The cornea is one of the most densely innervated tissues in the body. Corneal nerves originate chiefly from the ophthalmic branch of the trigeminal ganglion (TGG) and are largely sensory, responding to noxious mechanical, thermal and chemical stimuli by transducing sensations of pain (nociceptors). They are also involved in protecting the cornea from damage by modulating the blinking reaction and increasing the production of tears, and they are required for maintaining the cornea in a healthy state. Thus, pathological conditions that interfere with normal innervation and nerve function can have deleterious consequences, ranging from chronic pain to ulceration and loss of transparency. However, little is known concerning the mechanisms responsible for corneal innervation. The embryonic chicken provides an advantageous developmental model for investigating corneal innervation, as in this species innervation occurs in a series of discrete stages that are temporally and spatially separable from one another. These stages are: (1) the growth and attraction of nerves from the TGG to the cornea, (2) invasion of nerves into the corneal stroma and (3) the formation of branches from the nerves that enter and innervate the corneal epithelium (CE) where they terminate. In the studies to be proposed one of the goals will be to elucidate the mechanism(s) involved in regulating these events. The other area of investigation will be to examine the fate of these nerves once they enter the CE - as this is where sensation occurs. The conventional belief is that these nerves terminate as free nerve endings. However we will examine an alternative, which is that they interact with CE cells in a manner that is structurally and functionally unique to the cornea.

Public Health Relevance

The cornea is one of the most densely innervated tissues in the body. These nerves are largely sensory, responding to noxious mechanical, thermal and chemical stimuli by transducing these as sensations of pain. The corneal nerves are also involved in protecting the cornea from damage, by modulating the blinking reaction and increasing the production of tears, and they are also involved in maintaining the cornea in a healthy state. Thus, pathological conditions that interfere with normal innervation and nerve function can have deleterious consequences - ranging from chronic pain , to ulceration, to decreased transparency. For example, a disruption in corneal innervation - as can occur by damage from herpes infection - can result in degenerative neurotrophic keratitis that can produce corneal ulceration and a loss of transparency. Also, following vision corrective surgical procedures (e.g., PRK and LASIK), a decrease in innervation can occur that can lead to post-surgical complications. However, surprisingly little is known concerning the mechanisms responsible for corneal innervation, including those that are involved in embryonic development. For developmental studies of corneal innervation, the embryonic chicken cornea provides an advantageous model which will be used for the proposed studies. In most aspects the chicken cornea is indistinguishable from that of the human. Structurally this cornea has all the layers of the human cornea, and the molecular compositions of these layers are essentially identical to those of the human. In addition, in the embryonic chicken cornea, innervation occurs as a series of discrete stages, each which can be studied separately. Elucidating the cellular and molecular mechanisms that are involved in these different stages of innervation is one of the major goals of the proposed studies. The other major area of investigation will involve how, within the cornea, sensation is transferred to the nerves. The conventional belief is that this involves nerves that terminate within the corneal epithelium as free nerve endings. However, based on recent observation in our laboratory, we will examine an alternative, which is that the endings of the corneal nerves interact with specialized corneal epithelial cells to produce a sensory unit that is structurally and functionally unique to the cornea.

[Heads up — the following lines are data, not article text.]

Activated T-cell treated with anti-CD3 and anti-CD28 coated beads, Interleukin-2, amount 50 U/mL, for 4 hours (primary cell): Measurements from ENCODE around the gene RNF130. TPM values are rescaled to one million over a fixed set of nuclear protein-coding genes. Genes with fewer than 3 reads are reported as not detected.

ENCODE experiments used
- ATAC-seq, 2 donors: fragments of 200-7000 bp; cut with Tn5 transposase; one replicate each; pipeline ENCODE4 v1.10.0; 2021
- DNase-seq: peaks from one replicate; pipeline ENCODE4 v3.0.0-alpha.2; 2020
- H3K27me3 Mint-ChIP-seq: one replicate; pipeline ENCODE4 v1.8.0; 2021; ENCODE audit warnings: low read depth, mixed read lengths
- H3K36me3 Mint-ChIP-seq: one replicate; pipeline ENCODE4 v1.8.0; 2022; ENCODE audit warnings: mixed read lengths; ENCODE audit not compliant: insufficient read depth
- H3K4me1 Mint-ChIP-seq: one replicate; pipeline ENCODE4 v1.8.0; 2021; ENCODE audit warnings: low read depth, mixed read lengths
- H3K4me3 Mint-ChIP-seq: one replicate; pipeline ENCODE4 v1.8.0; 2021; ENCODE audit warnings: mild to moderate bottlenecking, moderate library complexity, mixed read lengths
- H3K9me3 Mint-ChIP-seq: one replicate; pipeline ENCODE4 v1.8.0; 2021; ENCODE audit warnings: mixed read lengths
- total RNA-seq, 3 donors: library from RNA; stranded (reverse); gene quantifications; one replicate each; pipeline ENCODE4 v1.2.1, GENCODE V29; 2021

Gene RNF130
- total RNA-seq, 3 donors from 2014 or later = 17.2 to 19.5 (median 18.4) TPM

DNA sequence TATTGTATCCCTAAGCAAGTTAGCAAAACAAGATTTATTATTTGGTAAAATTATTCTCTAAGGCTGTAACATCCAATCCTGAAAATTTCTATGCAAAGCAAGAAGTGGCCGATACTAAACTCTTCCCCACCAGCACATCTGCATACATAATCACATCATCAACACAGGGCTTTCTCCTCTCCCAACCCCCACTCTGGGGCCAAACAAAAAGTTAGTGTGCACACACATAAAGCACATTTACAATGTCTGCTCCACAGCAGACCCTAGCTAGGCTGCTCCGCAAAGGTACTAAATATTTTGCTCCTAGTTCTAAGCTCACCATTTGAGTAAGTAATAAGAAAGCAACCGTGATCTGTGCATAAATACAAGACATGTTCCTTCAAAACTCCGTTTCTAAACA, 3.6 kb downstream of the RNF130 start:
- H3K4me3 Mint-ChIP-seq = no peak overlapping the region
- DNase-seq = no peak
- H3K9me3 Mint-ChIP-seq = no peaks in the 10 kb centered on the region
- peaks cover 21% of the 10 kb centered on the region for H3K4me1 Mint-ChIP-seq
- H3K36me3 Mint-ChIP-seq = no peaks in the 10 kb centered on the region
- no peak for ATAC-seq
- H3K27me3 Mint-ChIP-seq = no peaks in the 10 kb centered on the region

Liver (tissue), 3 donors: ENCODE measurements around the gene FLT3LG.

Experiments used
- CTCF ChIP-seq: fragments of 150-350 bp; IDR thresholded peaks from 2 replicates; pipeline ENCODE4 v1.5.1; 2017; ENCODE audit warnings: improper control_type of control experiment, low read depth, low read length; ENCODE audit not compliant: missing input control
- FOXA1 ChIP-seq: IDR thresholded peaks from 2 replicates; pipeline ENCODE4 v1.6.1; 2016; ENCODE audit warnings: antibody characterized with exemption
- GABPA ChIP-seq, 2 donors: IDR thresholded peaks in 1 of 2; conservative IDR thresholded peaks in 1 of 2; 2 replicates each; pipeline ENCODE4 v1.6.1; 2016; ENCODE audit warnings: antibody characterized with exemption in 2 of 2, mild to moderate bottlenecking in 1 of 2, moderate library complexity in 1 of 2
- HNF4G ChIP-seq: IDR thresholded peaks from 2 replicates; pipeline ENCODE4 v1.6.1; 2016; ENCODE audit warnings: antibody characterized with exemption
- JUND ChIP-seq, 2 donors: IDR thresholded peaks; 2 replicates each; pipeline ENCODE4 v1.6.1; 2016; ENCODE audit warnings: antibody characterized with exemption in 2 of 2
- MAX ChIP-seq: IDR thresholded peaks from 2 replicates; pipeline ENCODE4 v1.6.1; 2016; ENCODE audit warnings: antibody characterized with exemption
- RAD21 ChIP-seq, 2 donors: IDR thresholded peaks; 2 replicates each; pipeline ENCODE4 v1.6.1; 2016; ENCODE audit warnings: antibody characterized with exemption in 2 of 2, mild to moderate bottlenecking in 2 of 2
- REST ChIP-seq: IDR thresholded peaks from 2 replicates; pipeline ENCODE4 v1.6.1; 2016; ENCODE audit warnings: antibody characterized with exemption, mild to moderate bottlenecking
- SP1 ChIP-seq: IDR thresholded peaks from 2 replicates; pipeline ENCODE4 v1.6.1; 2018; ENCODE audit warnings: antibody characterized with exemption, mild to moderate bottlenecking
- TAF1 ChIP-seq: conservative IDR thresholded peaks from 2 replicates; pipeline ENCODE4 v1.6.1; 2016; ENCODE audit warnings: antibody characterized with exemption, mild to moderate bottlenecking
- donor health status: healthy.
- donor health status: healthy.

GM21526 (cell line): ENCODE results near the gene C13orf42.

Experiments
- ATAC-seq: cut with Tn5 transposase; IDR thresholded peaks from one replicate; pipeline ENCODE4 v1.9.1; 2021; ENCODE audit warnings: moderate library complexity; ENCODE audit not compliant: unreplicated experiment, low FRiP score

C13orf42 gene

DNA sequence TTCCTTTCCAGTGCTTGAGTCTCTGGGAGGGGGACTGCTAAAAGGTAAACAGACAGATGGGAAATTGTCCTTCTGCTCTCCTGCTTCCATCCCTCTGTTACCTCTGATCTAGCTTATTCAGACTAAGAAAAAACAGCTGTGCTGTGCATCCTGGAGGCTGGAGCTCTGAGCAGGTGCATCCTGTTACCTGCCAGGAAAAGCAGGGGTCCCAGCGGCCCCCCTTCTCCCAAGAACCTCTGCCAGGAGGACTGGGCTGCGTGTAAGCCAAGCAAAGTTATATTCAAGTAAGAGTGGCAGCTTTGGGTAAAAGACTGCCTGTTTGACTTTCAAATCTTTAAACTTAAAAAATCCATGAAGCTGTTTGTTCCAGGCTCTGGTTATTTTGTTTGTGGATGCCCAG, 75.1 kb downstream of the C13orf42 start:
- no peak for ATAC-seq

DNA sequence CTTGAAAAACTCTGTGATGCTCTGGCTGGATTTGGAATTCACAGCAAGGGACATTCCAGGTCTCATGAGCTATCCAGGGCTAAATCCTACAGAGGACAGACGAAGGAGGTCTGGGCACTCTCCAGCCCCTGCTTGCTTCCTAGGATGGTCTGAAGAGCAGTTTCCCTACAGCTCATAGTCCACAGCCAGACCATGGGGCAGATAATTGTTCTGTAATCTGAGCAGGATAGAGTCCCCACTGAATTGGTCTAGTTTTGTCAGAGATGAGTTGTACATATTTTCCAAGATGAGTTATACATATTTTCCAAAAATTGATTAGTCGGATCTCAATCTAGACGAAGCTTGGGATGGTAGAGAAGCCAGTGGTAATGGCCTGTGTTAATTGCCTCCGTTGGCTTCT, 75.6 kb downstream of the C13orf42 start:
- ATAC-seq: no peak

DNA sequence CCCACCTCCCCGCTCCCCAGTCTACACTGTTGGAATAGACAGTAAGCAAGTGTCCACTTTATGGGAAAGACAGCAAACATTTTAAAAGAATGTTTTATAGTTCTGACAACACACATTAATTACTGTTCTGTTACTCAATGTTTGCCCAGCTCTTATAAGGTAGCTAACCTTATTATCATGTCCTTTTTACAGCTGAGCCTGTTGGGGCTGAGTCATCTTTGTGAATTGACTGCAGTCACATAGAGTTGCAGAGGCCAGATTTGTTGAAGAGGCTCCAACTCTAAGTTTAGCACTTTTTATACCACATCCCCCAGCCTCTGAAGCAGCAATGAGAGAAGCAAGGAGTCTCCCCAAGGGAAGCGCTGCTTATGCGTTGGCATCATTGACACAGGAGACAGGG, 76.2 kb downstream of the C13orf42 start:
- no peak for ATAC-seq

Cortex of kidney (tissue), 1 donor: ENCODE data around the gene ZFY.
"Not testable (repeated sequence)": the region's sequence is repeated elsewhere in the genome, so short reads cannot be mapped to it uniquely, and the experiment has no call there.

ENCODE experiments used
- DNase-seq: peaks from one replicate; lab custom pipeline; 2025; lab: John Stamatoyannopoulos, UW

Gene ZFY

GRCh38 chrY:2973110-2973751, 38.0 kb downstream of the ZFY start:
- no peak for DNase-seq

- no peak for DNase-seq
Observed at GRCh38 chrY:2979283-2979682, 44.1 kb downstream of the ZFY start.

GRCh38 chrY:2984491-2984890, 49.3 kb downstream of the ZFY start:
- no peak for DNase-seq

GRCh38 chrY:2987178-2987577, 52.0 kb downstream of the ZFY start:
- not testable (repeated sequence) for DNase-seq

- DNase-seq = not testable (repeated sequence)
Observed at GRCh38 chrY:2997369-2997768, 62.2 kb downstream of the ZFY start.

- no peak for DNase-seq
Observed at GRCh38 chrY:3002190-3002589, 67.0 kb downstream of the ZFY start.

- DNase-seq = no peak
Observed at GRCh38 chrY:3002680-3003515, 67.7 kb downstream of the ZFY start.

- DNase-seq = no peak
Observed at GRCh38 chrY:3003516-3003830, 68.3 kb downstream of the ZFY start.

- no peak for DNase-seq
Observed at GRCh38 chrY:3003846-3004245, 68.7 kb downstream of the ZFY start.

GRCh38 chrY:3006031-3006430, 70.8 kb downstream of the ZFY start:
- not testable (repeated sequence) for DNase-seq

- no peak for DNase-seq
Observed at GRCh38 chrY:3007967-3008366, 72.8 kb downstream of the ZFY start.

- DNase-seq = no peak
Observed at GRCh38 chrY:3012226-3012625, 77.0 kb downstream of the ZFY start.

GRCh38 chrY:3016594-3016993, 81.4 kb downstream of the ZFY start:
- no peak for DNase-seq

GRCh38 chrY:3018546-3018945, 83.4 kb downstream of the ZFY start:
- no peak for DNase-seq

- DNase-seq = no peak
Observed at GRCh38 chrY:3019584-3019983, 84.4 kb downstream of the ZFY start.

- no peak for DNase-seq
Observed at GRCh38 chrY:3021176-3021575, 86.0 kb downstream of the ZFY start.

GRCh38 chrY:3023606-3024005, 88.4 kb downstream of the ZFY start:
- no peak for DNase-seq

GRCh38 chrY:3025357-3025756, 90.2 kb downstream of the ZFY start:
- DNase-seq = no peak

Agency
National Institute of Health (NIH)
Institute
National Eye Institute (NEI)
Type
Research Project (R01)
Project #
5R01EY018889-03
Application #
8002012
Study Section
Anterior Eye Disease Study Section (AED)
Program Officer
Araj, Houmam H
Project Start
2009-01-01
Project End
2012-12-31
Budget Start
2011-01-01
Budget End
2012-12-31
Support Year
3
Fiscal Year
2011
Total Cost
$444,060
Indirect Cost
Name
Tufts University
Department
Anatomy/Cell Biology
Type
Schools of Medicine
DUNS #
039318308
City
Boston
State
MA
Country
United States
Zip Code
02111
Canner, James P; Linsenmayer, Thomas F; Kubilus, James K (2015) Developmental regulation of trigeminal TRPA1 by the cornea. Invest Ophthalmol Vis Sci 56:29-36
Kubilus, James K; Linsenmayer, Thomas F (2010) Developmental guidance of embryonic corneal innervation: roles of Semaphorin3A and Slit2. Dev Biol 344:172-84
Kubilus, James K; Linsenmayer, Thomas F (2010) Developmental corneal innervation: interactions between nerves and specialized apical corneal epithelial cells. Invest Ophthalmol Vis Sci 51:782-9